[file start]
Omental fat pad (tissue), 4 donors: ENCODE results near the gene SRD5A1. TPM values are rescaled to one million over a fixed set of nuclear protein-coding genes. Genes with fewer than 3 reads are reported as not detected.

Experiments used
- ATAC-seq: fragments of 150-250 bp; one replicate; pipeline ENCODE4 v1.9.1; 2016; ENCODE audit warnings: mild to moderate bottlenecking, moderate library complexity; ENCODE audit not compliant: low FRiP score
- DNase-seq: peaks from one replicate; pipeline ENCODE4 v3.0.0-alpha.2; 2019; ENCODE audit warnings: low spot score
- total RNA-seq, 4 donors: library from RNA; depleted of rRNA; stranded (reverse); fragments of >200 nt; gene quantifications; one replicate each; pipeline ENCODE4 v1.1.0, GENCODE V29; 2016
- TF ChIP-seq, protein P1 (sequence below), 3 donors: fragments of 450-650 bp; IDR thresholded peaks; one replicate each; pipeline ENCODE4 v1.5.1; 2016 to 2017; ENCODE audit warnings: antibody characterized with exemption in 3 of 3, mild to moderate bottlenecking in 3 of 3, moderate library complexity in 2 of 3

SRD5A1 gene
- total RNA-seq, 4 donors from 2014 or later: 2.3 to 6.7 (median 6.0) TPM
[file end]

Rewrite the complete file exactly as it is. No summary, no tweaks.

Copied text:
Omental fat pad (tissue), 4 donors: ENCODE results near the gene SRD5A1. TPM values are rescaled to one million over a fixed set of nuclear protein-coding genes. Genes with fewer than 3 reads are reported as not detected.

Experiments used
- ATAC-seq: fragments of 150-250 bp; one replicate; pipeline ENCODE4 v1.9.1; 2016; ENCODE audit warnings: mild to moderate bottlenecking, moderate library complexity; ENCODE audit not compliant: low FRiP score
- DNase-seq: peaks from one replicate; pipeline ENCODE4 v3.0.0-alpha.2; 2019; ENCODE audit warnings: low spot score
- total RNA-seq, 4 donors: library from RNA; depleted of rRNA; stranded (reverse); fragments of >200 nt; gene quantifications; one replicate each; pipeline ENCODE4 v1.1.0, GENCODE V29; 2016
- TF ChIP-seq, protein P1 (sequence below), 3 donors: fragments of 450-650 bp; IDR thresholded peaks; one replicate each; pipeline ENCODE4 v1.5.1; 2016 to 2017; ENCODE audit warnings: antibody characterized with exemption in 3 of 3, mild to moderate bottlenecking in 3 of 3, moderate library complexity in 2 of 3

SRD5A1 gene
- total RNA-seq, 4 donors from 2014 or later: 2.3 to 6.7 (median 6.0) TPM